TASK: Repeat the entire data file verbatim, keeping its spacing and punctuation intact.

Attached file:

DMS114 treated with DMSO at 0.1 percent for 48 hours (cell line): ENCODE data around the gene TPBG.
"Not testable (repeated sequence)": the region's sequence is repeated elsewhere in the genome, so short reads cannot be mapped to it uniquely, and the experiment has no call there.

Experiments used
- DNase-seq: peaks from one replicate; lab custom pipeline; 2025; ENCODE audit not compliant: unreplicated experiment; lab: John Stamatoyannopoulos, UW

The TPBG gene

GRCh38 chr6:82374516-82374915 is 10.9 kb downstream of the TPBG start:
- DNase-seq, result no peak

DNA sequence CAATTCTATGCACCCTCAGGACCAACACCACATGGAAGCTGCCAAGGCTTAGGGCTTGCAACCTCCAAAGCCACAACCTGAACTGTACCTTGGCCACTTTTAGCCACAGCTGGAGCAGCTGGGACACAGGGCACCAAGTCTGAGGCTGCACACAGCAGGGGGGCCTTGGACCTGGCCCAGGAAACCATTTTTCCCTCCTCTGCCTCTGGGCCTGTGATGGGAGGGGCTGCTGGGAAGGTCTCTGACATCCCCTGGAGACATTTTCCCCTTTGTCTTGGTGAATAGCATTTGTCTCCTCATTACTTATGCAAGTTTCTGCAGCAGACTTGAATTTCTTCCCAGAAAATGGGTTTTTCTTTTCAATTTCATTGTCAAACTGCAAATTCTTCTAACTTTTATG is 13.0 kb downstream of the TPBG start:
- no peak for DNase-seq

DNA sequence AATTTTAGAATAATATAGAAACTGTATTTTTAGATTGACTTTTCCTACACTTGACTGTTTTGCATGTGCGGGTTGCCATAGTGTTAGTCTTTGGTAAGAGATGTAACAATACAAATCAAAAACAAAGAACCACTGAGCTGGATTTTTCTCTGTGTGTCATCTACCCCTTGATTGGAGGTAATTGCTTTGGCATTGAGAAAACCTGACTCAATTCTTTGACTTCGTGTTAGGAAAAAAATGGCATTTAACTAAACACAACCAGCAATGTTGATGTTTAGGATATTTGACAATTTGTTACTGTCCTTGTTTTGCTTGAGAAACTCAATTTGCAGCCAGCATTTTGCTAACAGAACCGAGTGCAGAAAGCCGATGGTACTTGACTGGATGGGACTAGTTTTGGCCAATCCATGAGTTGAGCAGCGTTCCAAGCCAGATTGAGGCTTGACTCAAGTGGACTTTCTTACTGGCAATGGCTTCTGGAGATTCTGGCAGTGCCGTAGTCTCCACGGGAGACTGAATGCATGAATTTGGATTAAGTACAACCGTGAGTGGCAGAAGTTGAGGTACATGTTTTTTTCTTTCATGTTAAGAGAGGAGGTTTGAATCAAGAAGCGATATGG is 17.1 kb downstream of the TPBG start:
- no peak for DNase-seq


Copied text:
DMS114 treated with DMSO at 0.1 percent for 48 hours (cell line): ENCODE data around the gene TPBG.
"Not testable (repeated sequence)": the region's sequence is repeated elsewhere in the genome, so short reads cannot be mapped to it uniquely, and the experiment has no call there.

Experiments used
- DNase-seq: peaks from one replicate; lab custom pipeline; 2025; ENCODE audit not compliant: unreplicated experiment; lab: John Stamatoyannopoulos, UW

The TPBG gene

GRCh38 chr6:82374516-82374915 is 10.9 kb downstream of the TPBG start:
- DNase-seq, result no peak

DNA sequence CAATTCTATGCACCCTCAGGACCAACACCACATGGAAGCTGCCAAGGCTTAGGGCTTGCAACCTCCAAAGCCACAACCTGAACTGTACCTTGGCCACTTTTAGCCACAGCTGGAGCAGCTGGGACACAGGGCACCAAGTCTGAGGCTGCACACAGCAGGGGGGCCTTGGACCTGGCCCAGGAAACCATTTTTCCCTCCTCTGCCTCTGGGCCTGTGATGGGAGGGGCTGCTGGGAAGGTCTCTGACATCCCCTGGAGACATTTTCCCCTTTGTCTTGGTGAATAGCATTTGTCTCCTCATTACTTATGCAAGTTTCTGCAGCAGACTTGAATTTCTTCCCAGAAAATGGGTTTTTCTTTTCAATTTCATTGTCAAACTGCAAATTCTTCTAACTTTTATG is 13.0 kb downstream of the TPBG start:
- no peak for DNase-seq

DNA sequence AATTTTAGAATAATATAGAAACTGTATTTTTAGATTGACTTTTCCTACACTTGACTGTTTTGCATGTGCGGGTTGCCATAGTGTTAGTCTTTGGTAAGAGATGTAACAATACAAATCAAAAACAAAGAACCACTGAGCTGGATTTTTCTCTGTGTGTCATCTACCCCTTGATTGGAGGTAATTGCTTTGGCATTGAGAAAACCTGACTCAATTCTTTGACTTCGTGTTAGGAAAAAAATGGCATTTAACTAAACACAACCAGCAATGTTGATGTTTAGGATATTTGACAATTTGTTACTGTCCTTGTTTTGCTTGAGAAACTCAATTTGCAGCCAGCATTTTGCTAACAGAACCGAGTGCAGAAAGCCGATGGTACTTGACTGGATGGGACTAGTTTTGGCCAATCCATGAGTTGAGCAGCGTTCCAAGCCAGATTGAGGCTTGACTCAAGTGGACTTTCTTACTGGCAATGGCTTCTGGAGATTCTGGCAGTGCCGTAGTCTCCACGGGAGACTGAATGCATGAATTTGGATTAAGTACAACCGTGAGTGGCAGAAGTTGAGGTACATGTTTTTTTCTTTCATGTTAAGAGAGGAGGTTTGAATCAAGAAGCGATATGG is 17.1 kb downstream of the TPBG start:
- no peak for DNase-seq